We live in a culture that has denigrated the roles of fathers. Feminists have removed men from their supposed place of dominance. The rock culture has celebrated anarchic rebellion against parents. Technology has removed most physically demanding work, allowing for a rapid feminisation of the work place and removal of the position of men.


The rapid disintegration of marriages, means that many people are brought up in single parent families- usually the mother.


The clear message from all of this is people, especially men, have to stand on their own two feet and not be dependent on others, because people will only hurt you. Significance can no longer be found in relationships or in work.


Our culture exalts the “Lone Ranger” hero, the man who can make it by himself without relying on anybody else. The Frank Sinatra song “I Did It My Way” typifies this culture.


The other aspect to this problem is that many children and teens are increasingly being raised without any fatherly presence. If the marriage survives a life-time, fathers are often away long hours due to work commitments. Working hours are increasing in many countries, and people are commuting further and further to work. At school, teaching is becoming increasingly dominated by women so that it is possible to go through primary and high school without encountering a significant male role model.


The Church- From Family to Institution


This combination of rugged individualism together with the orphan spirit has brought about a situation where the people who should most be responsible for bringing genuine community to the earth are those who, in fact are unable to do this very thing. Drawn into the ministry by the Spirit of God, their lack of relationship to strong father figures in their lives means that they are themselves unable to provide strong fathering to their people.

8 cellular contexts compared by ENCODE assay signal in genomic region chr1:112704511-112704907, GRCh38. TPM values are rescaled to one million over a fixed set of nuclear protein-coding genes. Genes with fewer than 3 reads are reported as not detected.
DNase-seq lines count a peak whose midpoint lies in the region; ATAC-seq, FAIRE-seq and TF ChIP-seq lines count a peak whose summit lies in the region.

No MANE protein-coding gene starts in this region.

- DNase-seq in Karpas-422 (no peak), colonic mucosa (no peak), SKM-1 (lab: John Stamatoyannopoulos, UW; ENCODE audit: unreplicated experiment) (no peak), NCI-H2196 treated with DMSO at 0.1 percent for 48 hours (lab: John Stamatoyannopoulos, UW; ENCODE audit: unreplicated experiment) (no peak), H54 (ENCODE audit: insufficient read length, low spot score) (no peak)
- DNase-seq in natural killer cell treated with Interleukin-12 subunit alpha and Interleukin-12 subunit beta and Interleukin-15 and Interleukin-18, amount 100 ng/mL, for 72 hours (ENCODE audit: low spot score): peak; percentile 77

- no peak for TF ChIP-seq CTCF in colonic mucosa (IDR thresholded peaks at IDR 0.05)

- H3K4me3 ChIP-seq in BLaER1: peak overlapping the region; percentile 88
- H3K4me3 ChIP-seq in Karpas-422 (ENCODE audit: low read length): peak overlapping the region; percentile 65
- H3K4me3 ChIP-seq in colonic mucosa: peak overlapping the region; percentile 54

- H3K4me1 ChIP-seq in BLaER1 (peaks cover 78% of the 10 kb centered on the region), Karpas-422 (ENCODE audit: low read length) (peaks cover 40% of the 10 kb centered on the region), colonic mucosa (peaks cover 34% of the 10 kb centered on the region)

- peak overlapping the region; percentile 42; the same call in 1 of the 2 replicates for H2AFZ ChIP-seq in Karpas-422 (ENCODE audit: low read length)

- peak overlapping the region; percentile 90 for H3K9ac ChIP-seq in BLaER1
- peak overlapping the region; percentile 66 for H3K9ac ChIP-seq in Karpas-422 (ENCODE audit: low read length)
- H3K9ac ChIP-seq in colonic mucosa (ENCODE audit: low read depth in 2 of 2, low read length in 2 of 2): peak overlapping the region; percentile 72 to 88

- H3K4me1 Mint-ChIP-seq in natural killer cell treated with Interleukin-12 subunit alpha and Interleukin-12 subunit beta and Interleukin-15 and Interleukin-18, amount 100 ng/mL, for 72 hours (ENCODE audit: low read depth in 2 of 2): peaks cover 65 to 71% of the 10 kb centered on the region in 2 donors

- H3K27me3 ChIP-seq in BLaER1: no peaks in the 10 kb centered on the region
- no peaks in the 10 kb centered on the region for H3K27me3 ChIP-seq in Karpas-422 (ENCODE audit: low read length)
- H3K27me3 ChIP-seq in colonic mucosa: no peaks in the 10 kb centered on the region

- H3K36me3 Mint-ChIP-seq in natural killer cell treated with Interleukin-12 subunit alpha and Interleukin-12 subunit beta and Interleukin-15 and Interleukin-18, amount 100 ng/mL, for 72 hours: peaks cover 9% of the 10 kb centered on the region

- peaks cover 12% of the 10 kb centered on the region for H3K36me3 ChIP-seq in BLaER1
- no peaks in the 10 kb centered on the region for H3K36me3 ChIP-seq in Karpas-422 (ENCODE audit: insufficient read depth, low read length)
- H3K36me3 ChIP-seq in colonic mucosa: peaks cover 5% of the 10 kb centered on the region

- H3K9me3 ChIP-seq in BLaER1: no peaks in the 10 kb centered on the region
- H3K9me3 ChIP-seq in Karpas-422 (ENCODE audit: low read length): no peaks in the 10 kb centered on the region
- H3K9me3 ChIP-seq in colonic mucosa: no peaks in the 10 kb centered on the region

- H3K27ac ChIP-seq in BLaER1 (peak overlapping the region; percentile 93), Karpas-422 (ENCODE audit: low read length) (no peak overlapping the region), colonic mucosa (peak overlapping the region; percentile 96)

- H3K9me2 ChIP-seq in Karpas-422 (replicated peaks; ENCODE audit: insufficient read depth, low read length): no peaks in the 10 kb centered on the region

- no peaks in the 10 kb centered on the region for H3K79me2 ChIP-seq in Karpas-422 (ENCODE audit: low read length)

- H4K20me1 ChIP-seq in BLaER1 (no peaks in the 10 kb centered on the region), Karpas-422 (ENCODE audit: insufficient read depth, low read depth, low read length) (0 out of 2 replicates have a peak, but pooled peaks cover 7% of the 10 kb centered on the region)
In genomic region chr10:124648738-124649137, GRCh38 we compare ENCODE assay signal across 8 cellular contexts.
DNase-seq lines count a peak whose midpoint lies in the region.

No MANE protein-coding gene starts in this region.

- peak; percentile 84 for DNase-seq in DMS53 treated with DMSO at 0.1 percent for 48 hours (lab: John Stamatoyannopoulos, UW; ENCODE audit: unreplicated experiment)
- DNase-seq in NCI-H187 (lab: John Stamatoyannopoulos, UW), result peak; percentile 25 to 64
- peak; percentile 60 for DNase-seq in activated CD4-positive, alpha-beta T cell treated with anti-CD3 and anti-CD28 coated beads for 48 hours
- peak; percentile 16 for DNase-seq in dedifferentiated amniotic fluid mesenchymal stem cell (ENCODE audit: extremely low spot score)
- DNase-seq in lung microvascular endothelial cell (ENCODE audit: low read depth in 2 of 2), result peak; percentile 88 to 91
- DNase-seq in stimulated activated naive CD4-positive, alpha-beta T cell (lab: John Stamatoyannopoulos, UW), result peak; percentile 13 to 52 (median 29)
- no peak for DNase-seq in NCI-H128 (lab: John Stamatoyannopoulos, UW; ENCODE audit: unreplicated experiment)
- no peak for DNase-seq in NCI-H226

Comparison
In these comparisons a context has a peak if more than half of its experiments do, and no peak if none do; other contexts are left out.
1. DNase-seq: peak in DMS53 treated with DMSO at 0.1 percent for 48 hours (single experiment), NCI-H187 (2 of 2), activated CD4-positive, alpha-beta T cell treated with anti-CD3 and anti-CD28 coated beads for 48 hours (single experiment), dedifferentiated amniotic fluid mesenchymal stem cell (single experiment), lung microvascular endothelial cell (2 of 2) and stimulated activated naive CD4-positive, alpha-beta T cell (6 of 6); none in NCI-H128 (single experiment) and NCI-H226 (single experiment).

Instead, many pastors, driven to succeed by their need for a father's approval, demand conformity and performance from their people rather than providing nurturing and freedom. Authority is based on position rather than relationship. Disciples are trained rather than mentored.


There have been attempts to remedy this deficiency, but they have been structural rather than transformational. The most radical of these involve doing away with all leadership- yet this throws away the baby with the bath water. God has established ministry gifts in the church to bring the church to maturity. Cell churches provide the most coherent pattern for developing community in a church; yet even here, the problems of performance-driven leadership is not dealt with.


The Remedy


The heart of the problem in the Western church is relational. The remedy has to be relational also.


The real solution to the problems of the church is to start again organically rather than structurally; to focus on relationships rather than roles.


To rebirth the church, we must rebirth relationships.


The biblical pattern for effective relationships is the model of father and son. Every leader must first be in a son-like relationship with a spiritual father, before he can be a father to many sons.


It is not insignificant that the last words of the Old Testament are:


5 "See, I will send you the prophet Elijah before that great and dreadful day of the LORD comes. 6 He will turn the hearts of the fathers to their children, and the hearts of the children to their fathers; or else I will come and strike the land with a curse."Malachi 4:5-6 (NIV)


In future articles I will develop this theme further.